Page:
WASHINGTON — Commuters heading to work in Washington Thursday morning found heavily armed police and bomb-sniffing dogs already in the subways. Said one D.C. subway rider, "I definitely thought about driving, and I was definitely suspicious of everyone who was on the Metro."
Security was stepped up nationwide — in Boston, Chicago, San Francisco, on Amtrak trains and in Los Angeles, where Chief of Police William Bratton offered a sobering assessment: "It's not a matter of if, just a matter of when, in terms of terrorist attacks. That's the reality of the world we live in."
In New York, with thousands of extra police on duty, Mayor Michael Bloomberg called for the public's vigilance.
"If you see something that you don't think is normal, pick up the phone," he said. "There's an awful lot of commuters, a lot more than we could ever have police departments."
Mass transit is a vulnerable economic artery in the United States. Thirty-two million people use it every day. But the public transportation industry says while $18 billion has been spent on aviation security since 9/11, less than $250 million has been earmarked for rail and transit security.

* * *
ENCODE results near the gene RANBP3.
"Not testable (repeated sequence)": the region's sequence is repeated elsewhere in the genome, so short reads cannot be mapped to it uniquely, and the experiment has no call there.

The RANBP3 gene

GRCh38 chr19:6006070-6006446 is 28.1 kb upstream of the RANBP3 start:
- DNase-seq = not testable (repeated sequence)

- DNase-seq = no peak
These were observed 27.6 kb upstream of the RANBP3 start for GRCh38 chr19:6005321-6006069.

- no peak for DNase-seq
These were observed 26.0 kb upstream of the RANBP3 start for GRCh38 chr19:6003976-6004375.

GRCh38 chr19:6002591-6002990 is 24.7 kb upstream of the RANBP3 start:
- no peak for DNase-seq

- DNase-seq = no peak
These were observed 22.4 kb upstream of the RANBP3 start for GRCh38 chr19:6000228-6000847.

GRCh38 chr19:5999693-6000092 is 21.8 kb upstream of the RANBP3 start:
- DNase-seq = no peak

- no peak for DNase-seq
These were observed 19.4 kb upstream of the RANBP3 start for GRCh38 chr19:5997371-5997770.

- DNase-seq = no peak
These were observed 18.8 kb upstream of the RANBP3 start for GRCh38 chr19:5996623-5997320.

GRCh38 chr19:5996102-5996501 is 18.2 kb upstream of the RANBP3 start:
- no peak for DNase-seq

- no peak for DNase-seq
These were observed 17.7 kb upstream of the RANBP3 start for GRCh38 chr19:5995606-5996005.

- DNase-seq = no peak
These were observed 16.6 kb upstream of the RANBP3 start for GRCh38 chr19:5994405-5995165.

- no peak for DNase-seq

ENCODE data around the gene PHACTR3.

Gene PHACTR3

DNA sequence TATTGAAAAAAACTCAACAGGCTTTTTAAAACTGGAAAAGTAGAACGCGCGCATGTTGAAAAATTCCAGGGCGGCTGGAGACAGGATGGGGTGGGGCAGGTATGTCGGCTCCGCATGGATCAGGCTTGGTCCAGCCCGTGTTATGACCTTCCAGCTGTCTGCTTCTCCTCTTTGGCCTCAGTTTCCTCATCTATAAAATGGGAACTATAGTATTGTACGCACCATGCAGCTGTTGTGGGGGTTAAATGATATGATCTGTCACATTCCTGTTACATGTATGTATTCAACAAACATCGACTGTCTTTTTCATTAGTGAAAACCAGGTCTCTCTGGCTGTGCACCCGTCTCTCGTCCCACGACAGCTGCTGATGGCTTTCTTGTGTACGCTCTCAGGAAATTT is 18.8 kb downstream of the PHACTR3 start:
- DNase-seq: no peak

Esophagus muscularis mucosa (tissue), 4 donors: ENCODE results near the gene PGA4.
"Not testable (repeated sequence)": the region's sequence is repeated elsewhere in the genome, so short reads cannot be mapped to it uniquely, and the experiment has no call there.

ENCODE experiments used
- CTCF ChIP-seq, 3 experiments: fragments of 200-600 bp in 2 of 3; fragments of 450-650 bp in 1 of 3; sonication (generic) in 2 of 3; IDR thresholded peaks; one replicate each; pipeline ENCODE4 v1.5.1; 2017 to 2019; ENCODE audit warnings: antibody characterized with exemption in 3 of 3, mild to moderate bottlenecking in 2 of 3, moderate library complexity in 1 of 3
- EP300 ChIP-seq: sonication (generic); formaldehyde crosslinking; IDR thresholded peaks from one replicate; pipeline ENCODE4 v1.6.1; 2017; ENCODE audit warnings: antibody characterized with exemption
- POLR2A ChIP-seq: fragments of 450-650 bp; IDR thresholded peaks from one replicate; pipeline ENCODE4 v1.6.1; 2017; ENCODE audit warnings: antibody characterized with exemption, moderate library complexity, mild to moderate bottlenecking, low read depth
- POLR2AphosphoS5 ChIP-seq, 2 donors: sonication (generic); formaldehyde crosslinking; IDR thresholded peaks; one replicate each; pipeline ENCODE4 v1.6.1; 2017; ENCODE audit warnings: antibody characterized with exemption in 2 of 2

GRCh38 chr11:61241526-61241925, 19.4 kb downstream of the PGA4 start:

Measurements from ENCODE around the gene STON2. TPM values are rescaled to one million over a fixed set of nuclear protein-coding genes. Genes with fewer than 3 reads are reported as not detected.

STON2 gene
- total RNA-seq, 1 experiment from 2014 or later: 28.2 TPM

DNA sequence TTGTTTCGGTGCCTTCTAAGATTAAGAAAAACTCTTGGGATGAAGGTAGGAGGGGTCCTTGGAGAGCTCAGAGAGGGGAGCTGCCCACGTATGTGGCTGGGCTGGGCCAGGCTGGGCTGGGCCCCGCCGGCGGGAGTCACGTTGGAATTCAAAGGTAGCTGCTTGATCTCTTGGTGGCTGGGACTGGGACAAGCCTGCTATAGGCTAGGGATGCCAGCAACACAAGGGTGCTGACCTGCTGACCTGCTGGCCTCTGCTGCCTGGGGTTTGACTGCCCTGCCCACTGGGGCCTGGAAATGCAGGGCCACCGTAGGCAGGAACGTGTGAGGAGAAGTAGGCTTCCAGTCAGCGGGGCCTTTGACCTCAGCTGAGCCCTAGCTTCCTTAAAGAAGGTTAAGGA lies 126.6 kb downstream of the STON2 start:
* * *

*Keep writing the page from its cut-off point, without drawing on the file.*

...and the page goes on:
"There's no doubt that we have, as we always do in the nation, reacted to the reality of 9/11 here in the country as an aviation incident," says Adm. James Loy, the former administrator of the Transportation Security Administration. "There are other vulnerabilities to be dealt with."
Some $13 billion has been given to local communities to spend as they see fit, but some lawmakers say that's not good enough.
"We are going to have to exponentially increase rail security," insists Rep. Edward Markey, D-Mass., "to give the cities and towns across our country the security theyneed."
An amendment to the Homeland Security appropriations bill, sponsored by Sen. Charles Schumer, D-N.Y., would allocate $100 million for both mass transit and rail security. The proposed amendment would also double funding for bus security from $10 million to $20 million.
Cities have erected some defenses — in Washington there are blast-resistant garbage cans. But a Government Accountability Office report in March 2004 warned that ultimately "the open access and high ridership of mass transit systems make them both vulnerable to attack and difficult to secure."
Simply put — there's no way to defend every bus, train and subway station in America. Which is why experts say infiltrating terror groups to prevent an attack, is the best way to safeguard the nation's transit system.
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